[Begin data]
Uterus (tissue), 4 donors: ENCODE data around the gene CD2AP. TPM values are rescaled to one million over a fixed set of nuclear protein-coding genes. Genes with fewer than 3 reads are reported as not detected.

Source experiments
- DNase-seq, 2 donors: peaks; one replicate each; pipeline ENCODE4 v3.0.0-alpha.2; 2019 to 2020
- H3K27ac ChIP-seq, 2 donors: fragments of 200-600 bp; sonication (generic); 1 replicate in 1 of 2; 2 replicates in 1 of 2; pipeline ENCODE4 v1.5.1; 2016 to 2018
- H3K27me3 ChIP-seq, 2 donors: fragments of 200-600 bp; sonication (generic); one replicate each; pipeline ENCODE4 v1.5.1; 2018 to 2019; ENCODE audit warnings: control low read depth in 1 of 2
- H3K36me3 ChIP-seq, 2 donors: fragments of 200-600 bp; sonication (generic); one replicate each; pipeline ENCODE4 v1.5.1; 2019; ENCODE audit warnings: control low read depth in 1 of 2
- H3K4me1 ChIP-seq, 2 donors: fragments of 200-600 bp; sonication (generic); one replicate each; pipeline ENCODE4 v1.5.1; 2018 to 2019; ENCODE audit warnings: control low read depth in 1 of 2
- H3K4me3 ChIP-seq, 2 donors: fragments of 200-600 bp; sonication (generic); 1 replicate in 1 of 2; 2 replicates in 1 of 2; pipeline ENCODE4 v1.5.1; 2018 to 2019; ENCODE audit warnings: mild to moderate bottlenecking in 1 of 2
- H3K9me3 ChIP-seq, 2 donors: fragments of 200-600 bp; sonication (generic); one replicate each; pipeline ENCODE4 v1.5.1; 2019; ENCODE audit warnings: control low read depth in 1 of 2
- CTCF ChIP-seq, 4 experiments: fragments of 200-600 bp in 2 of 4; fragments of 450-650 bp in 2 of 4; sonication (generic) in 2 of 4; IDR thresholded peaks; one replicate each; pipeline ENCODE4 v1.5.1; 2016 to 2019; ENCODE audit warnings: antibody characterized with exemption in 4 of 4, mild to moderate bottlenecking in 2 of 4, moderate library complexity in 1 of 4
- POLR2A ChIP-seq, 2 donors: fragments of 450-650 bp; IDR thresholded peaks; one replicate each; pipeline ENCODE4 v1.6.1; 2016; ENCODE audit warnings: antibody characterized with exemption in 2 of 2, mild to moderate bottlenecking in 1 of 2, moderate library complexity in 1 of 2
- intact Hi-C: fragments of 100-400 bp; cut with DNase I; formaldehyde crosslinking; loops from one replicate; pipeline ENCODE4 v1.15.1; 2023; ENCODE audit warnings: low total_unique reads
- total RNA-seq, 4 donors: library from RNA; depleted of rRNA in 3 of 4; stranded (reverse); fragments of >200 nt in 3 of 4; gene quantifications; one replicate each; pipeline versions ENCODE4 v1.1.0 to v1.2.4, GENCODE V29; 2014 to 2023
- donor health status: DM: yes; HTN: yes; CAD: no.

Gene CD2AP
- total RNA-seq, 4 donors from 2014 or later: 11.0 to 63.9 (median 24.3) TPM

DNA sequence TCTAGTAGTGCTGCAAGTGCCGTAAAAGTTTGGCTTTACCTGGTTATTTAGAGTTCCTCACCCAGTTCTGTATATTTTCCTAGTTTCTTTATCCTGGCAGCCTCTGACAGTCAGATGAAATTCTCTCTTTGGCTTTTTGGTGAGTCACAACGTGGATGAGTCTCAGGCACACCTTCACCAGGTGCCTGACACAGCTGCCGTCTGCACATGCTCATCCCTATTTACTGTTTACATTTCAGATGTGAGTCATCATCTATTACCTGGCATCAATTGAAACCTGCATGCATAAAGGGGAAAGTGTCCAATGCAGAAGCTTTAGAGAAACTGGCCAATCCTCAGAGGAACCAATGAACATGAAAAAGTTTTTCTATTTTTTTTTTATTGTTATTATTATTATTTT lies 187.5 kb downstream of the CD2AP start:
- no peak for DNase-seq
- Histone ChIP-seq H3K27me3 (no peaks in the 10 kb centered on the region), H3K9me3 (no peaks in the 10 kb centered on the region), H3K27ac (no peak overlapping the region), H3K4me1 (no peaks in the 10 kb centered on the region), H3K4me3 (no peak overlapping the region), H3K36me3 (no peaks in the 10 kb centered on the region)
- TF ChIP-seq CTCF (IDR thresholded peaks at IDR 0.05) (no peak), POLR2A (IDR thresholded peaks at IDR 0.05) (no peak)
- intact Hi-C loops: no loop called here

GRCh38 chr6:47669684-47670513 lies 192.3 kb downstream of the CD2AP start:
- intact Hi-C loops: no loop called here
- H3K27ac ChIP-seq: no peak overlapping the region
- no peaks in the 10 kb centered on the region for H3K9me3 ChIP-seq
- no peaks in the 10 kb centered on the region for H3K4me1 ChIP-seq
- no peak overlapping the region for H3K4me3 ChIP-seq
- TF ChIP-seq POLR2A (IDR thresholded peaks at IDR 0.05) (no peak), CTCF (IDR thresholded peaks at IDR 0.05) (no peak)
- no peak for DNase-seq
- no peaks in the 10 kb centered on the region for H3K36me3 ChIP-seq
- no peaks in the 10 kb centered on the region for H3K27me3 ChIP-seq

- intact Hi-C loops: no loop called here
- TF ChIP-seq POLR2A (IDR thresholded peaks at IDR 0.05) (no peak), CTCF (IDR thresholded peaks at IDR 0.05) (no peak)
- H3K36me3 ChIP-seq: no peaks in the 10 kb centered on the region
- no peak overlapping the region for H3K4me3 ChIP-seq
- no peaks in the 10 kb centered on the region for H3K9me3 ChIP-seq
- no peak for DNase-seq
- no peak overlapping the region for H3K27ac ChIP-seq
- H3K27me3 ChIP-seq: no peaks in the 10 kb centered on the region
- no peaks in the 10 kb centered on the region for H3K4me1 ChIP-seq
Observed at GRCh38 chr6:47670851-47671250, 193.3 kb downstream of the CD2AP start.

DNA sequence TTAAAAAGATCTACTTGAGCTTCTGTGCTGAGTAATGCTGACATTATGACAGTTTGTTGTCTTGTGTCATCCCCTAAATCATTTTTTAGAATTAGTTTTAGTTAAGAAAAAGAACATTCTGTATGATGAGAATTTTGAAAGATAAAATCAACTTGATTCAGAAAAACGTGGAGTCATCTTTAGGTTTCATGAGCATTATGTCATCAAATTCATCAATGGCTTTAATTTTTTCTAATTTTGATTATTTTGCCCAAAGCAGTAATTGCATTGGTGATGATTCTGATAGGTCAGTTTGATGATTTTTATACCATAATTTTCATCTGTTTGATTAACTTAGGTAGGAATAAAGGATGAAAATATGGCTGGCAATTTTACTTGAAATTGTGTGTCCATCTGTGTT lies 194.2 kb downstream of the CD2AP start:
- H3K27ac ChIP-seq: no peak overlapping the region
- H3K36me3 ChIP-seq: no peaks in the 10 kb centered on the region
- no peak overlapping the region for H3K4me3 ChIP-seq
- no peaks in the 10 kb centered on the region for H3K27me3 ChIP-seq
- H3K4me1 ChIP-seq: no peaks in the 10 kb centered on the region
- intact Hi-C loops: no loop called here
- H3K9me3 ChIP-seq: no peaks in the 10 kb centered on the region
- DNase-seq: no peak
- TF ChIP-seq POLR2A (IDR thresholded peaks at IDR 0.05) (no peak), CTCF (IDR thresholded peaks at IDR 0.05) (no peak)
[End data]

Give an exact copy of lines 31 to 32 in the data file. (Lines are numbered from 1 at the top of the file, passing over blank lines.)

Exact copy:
- no peaks in the 10 kb centered on the region for H3K27me3 ChIP-seq

- intact Hi-C loops: no loop called here